Not to recall Anthony Patch's glimpse of his wife at the Armistice Ball, observed not long ago, not to foretell an orgiastic rapture anticipated by the anguished as a vengeance on this life, Vivaldi's expletive of joy responds aptly to confidances from Château Haut-Brion just now, that the reds of 2010 have begun to come in. It has been an extremely strenuous season in Pessac-Léognan this year. It is wonderful that the occasion has arrived. Twenty, forty years from now, it will be cherished still. 

It's a moment for those who know their ground as their mother and as their father, and who bend themselves wholeheartedly to its purpose, to say nothing else, nothing more.

Coherency and superstition

An assumption which has congealed as a principle - that the human figure is the ultimate frame of reference for a distributive system we name, proportion - has also furnished most people in the West in the last 500 years with their first experience of depicted nudity. An anthropomorphic tool, an idol of the cave if ever there were one, is so embedded that its corollaries and incidental extrapolations in music, poetic metre, and even the cartography of empire (Iraq, Colorado) are quite hard to trace to the underlying superstition that they represent.

Philip Johnson, New Canaan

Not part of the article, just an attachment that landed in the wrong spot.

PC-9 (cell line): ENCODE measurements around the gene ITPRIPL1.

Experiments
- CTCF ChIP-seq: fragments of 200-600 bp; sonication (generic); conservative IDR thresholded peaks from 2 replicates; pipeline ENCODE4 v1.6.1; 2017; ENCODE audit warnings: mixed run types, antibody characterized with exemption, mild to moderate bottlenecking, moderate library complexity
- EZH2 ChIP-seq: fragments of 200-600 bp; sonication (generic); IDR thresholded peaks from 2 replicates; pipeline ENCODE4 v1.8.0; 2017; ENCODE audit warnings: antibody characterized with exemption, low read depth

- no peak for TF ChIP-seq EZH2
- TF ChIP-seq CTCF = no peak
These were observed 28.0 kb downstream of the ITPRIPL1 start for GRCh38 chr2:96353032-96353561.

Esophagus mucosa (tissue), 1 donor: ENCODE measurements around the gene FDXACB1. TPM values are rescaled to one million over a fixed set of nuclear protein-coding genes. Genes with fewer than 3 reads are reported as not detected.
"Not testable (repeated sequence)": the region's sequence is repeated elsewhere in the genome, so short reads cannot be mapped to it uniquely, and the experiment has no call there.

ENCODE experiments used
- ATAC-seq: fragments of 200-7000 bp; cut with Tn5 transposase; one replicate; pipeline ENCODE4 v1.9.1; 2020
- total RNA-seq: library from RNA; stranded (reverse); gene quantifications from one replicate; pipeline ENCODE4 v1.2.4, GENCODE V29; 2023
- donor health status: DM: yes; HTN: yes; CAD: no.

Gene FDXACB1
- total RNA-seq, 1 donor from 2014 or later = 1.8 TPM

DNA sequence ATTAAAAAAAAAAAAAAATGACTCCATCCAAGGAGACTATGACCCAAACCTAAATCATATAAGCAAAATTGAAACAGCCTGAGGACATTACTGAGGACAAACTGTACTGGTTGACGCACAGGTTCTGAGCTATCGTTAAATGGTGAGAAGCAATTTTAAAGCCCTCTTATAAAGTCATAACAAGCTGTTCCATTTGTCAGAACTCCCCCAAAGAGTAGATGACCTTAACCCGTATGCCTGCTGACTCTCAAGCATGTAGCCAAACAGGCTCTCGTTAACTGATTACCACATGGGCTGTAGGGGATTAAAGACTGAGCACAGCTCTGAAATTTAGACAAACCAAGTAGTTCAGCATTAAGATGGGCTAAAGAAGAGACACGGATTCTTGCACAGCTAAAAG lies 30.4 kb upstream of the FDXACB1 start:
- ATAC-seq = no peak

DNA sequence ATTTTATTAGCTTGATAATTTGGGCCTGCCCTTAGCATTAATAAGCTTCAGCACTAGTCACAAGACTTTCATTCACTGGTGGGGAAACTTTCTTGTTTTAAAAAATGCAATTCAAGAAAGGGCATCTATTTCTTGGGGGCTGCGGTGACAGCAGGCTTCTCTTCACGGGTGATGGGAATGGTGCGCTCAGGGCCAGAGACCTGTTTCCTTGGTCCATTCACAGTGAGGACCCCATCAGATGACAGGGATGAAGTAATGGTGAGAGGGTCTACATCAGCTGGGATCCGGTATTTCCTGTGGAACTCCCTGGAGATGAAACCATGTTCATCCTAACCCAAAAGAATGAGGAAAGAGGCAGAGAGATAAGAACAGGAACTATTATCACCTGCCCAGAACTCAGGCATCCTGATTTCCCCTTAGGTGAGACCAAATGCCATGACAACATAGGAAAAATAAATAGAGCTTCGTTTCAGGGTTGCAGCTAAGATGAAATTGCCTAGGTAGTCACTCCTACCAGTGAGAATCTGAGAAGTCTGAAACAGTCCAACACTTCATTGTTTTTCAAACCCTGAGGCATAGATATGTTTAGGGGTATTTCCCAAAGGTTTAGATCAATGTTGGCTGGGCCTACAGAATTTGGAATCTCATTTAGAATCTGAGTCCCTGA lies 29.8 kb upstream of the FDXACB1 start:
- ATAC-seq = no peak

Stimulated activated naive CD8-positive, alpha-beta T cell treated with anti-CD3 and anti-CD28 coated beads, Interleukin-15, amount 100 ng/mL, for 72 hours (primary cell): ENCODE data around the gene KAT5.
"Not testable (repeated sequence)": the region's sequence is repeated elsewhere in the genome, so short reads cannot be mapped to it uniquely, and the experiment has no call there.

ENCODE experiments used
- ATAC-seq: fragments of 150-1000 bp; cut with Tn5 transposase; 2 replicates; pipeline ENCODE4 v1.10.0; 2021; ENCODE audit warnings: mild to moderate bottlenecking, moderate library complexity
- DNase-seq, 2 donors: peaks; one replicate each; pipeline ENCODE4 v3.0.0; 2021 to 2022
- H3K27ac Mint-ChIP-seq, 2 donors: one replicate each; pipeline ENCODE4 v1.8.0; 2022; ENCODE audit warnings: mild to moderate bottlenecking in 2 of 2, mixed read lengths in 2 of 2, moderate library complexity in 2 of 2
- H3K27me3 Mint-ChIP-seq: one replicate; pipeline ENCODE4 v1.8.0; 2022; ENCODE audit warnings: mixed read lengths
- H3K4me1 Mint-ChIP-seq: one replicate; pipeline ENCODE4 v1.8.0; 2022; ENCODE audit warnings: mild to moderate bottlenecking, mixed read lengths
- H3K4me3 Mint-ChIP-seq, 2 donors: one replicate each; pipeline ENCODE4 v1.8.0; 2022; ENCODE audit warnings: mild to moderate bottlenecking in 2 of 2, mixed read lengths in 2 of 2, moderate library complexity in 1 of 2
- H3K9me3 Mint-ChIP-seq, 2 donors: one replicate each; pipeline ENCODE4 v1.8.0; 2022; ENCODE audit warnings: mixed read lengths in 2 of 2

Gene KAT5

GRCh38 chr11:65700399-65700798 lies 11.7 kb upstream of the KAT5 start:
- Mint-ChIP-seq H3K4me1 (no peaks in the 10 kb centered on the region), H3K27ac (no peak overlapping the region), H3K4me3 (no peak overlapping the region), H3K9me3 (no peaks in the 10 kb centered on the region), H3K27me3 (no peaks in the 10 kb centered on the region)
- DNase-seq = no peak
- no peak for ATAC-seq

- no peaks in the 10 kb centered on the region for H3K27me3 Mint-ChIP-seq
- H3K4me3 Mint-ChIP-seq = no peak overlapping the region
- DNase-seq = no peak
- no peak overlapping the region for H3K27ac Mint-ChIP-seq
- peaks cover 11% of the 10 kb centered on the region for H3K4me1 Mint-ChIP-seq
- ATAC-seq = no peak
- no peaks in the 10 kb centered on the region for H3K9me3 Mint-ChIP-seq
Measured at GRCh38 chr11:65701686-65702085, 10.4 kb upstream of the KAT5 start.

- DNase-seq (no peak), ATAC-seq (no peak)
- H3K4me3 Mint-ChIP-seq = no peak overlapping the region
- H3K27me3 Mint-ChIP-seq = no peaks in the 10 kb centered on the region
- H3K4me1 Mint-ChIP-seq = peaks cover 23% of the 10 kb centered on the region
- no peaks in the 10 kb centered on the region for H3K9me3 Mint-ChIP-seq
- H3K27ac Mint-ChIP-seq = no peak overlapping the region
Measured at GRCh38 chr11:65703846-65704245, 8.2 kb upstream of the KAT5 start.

At the back of our mind, we never stop being aware that the human form is a most sentimental deus ex machina for the intangible ideal we summon it to depict. Yet it is unsettling to be reminded that da Vinci's quadranted figure, for all its inspiration of the sonata style in Classicism, is a folly in the pond of a dreamt estate.

But the mortal reference point is verifiable, even if the presumption of an ideal in proportion is plainly not. It is an aspiration in search of a compliment, projected as an analogy: desire reduced to dogmatic excuse, codification, lyric approbation. We know what we mean when we say of Mr Jefferson's Monticello, that the building "dances" as our perspective upon it revolves, proceeds, recedes, its wings extending or dissolving by adherence to Palladian scruple, which is to say to Vitruvius, which is to say, to the heroic. We say that it is humane for our built world to mime us; this deference pleases us as its reference. The plantation is ourself.
The impulse gives rise to numeric allusion, reaching its baldest and most knowingly ironic state in Colin Rowe's title of recent referencethe mathematics of the ideal villa. In fashion, architecture, music, poetry - everything graphic, everything mechanical - we see da Vinci's figure quartered and strapped to this odd scruple of symmetry as not merely definitive, but prescriptive.

The idea supervenes its antecedent. Innovation, in the music of Cage or Boulez, or the Modulor of Le Corbusier, enacts the same tautological habit: the search for a recognisable paradigm rooted in the concept of the human. We see this habit as an exercise of genius, and it is an act of permission.

It will get us an architecture, and it will get us through the night. Lector, si monumentum requiris circumspice.


Epitaph for Sir Christopher Wren